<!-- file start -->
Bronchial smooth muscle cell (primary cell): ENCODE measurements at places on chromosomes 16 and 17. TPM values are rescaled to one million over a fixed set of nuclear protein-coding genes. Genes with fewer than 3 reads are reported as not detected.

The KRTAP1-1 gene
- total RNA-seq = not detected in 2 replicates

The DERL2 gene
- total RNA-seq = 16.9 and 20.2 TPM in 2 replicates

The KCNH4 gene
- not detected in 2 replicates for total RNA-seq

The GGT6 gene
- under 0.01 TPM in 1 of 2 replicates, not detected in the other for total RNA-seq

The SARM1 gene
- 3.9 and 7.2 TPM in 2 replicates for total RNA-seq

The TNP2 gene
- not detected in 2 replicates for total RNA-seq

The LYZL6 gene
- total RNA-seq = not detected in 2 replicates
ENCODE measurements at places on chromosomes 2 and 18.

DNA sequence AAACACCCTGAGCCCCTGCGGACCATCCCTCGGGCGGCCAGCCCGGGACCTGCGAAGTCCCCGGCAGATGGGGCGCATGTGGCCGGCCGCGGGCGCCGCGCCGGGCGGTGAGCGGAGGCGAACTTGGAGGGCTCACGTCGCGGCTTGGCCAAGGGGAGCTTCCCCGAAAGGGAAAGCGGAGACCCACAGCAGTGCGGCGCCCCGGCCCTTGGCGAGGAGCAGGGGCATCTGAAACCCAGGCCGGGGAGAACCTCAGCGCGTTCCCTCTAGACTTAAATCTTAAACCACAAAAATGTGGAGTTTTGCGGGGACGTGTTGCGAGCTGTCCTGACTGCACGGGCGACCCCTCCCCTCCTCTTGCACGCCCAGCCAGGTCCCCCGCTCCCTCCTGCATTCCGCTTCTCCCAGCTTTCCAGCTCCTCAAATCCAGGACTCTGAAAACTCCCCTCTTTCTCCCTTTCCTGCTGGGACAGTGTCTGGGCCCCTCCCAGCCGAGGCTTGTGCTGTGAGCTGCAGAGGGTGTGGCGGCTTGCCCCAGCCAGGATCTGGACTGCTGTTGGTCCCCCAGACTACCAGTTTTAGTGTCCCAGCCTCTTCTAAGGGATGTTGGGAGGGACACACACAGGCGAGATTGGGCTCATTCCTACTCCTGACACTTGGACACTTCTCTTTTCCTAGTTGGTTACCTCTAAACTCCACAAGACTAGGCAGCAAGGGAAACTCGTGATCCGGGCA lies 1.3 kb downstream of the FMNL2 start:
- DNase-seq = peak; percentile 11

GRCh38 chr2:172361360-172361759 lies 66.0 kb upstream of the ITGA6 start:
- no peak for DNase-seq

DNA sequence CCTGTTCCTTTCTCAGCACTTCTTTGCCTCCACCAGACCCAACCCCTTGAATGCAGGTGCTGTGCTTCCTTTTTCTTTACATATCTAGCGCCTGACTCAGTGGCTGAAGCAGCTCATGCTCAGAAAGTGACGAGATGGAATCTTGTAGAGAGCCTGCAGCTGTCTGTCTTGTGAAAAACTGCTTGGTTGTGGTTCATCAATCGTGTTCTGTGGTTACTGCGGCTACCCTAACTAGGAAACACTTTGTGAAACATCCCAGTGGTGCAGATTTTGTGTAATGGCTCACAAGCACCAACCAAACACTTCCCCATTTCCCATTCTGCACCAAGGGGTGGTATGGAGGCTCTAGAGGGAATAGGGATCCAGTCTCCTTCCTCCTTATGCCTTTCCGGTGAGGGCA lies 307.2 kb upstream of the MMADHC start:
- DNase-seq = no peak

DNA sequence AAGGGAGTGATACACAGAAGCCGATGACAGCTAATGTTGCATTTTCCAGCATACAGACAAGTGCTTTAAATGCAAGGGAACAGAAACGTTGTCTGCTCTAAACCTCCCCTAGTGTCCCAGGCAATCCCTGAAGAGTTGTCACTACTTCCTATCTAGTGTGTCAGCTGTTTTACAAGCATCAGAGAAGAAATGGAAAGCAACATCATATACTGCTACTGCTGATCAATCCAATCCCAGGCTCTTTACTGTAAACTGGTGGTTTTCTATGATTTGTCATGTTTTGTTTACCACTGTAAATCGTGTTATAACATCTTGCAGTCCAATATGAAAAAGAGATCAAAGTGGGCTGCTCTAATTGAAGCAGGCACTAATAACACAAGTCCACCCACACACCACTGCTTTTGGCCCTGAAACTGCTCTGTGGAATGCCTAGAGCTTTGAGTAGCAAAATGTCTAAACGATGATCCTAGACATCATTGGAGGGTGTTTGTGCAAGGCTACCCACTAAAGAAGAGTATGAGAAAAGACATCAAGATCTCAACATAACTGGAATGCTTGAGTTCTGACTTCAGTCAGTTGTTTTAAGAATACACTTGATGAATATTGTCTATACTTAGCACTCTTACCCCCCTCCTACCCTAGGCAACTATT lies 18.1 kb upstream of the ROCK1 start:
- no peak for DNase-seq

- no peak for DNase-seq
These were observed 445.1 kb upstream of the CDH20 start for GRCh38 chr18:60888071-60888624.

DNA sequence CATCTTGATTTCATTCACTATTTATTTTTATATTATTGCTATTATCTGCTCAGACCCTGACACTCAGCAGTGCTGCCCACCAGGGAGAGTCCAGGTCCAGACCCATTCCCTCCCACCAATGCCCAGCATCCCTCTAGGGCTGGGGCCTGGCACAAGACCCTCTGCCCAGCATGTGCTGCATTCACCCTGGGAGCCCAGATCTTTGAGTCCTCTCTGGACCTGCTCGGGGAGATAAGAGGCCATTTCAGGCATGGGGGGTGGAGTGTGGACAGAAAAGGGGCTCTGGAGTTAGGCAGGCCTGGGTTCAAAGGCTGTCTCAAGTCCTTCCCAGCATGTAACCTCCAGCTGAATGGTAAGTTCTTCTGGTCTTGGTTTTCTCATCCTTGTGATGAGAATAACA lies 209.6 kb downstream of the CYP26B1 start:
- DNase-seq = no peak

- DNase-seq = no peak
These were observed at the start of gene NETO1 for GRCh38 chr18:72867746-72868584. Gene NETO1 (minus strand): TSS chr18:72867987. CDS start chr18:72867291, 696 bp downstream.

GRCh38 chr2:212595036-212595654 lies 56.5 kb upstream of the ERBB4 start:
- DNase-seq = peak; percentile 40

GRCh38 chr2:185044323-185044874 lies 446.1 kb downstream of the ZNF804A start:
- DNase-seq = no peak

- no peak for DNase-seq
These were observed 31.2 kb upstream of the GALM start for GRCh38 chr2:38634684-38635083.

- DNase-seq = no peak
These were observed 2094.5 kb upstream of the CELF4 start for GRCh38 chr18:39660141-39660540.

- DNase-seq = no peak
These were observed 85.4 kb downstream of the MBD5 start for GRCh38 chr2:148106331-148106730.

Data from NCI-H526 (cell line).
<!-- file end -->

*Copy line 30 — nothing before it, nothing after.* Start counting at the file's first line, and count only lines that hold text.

These were observed at the start of gene NETO1 for GRCh38 chr18:72867746-72868584. Gene NETO1 (minus strand): TSS chr18:72867987. CDS start chr18:72867291, 696 bp downstream.